With "Archer & Armstrong" #1, Fred Van Lente and Clayton Henry have a high pedigree to live up to. The original series' first year back in the '90s was helmed by comics legend Barry Windsor-Smith (with Jim Shooter and Bob Layton collaborating on writing duties for the first couple issues) and it's one of the Valiant comics people still talk about two decades later. With this debut issue, Van Lente and Henry might not be at the Windsor-Smith level of fantastic, but it's not a shabby start either.
Van Lente and Henry (along with co-writer Greg Pak) worked together on "The Incredible Hercules" a few years ago, and their familiarity works to their advantage. Right from the very first page they're on a roll; the opening panel with Armstrong's face has such anger blazing out of his eyes that Henry has you almost hear the frustration in his voice as he speaks to his brother Ivar. Set in the dawn of civilization before the Great Cataclysm, the opening scene sets up everything that's still to come; not only Armstrong has a character, but the central thrust for the first storyline (at least) with a mysterious artifact called the Boon.
By giving us something extremely dangerous that needs to be tracked down in the present day, Van Lente establishes a reason for Armstrong to eventually team up with Archer. In this first issue, though, we start with the more familiar territory of an eventual buddy pairing starting at odds with one another. Van Lente sticks with Archer's origin of being raised by a crazy religious cult, but takes it much further in the new "Archer & Armstrong" #1. Here it's not just a suburban preacher and his wife, but an actual movement that's housed inside a religious-themed amusement part with cavemen riding dinosaurs and a massive model of Noah's Ark next to a roller coaster. Archer himself comes across as misguided but sympathetic; readers see almost instantly how he's being duped and used by the cult, and his naÃ¯ve nature feels much more realistic than the original incarnation of the character. Van Lente is careful to not make naÃ¯ve equal stupid, though; he wants us to care about the character and Archer seems less befuddled and more frustrated this time around. He clearly wants everything to be just so as it was promised, but the reality of the world outside the Promised Land park is anything but that.
Another important change to "Archer & Armstrong" is that readers get less of the "alcoholic bum" route for Armstrong this time through with more of the florid poet who packs a mean punch when necessary. It's funny because this Armstrong feels very similar to the original incarnation of the character, but the more you think about him, the more you realize what a better character he's turned out to be right off the bat. The same major personality tics are present, but he's instantly palatable and understandable instead of someone with a rather bad image problem.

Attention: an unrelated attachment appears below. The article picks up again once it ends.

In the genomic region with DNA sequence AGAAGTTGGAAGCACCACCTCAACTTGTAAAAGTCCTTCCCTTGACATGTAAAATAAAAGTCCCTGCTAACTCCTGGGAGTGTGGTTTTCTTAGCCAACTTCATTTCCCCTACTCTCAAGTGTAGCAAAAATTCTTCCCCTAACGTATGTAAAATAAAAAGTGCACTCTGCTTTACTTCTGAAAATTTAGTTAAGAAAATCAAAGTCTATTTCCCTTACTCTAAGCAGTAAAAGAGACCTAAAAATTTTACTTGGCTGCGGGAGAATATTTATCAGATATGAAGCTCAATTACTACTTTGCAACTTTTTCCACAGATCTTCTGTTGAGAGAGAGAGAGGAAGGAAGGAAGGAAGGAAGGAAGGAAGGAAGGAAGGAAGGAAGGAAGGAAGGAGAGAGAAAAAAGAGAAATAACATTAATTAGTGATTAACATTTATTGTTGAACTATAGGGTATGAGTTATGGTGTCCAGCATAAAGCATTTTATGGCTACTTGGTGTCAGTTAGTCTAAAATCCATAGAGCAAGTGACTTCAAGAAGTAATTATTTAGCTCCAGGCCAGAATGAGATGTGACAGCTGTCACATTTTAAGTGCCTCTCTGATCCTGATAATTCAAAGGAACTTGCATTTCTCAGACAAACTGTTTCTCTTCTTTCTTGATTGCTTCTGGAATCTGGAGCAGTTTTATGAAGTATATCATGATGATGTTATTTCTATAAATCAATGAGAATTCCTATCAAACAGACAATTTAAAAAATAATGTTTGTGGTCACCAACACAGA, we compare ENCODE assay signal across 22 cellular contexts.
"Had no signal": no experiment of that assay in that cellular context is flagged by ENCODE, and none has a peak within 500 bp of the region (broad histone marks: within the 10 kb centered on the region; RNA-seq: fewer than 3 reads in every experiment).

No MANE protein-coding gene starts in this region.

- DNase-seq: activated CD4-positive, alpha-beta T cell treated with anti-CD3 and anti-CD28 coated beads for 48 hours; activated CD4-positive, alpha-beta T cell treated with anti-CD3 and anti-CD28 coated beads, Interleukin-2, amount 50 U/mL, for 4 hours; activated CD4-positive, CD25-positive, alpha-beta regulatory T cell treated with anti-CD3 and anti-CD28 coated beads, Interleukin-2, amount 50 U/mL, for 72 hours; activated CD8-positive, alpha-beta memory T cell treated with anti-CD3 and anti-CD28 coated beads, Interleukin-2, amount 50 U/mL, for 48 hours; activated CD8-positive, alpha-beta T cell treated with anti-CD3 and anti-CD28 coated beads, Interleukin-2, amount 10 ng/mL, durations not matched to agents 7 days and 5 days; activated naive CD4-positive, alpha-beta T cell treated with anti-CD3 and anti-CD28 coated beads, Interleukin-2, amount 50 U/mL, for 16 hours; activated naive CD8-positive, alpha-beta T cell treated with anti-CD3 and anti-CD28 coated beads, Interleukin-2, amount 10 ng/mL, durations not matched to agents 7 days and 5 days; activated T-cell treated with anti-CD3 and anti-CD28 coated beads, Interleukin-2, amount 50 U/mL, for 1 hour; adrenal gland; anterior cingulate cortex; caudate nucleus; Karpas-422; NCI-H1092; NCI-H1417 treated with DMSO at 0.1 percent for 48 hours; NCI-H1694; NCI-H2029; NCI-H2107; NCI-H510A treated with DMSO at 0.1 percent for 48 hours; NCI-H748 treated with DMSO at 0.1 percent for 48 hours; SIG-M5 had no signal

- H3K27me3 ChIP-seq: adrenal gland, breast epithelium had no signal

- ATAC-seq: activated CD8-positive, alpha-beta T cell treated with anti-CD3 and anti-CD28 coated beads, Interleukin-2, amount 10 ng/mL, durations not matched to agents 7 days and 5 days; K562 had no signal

Henry's art in "Archer & Armstrong" #1 is good, and a reminder that I've been hoping to see him on a regular series again. His expressions, as mentioned earlier, are great; Henry's able to show all sorts of emotions with great ease. The final page has drawings of not only Archer but his parents reacting to different pieces of news, and the panic and overall crumbling of their hopes is portrayed wonderfully; terror for the parents and sadness for Archer. It's a fine distinction between the two different types of panic that the characters are going through, but Henry nails those moments perfectly. Henry's also just as good at the more action-oriented scenes, too. When Archer uses his various martial arts skills early on, his leaping and kicking feels energetic and explosive. (The taekwondo panel in particular is great, with Archer's lift up into the air feeling extremely believable.) Henry's a good choice for "Archer & Armstrong," and it's a joy to see him working with Van Lente again.
"Archer & Armstrong" #1 gives us an extremely strong debut for the series; it's funny, it's got action and there's even a fun new spin on the ultra-rich "1%" powerbrokers and what they'd do with a superhuman weapon in order to control the economy. In short, it's exactly how a series from twenty years ago should be updated for a relaunch today. I'm sold on the new "Archer & Armstrong." If you were a fan twenty years ago, definitely take a look. If you've only heard about how fun the original was, this is a good way to get a sample of what you were missing. It's not the same as the Windsor-Smith issues, but it's still quite enjoyable in its own right.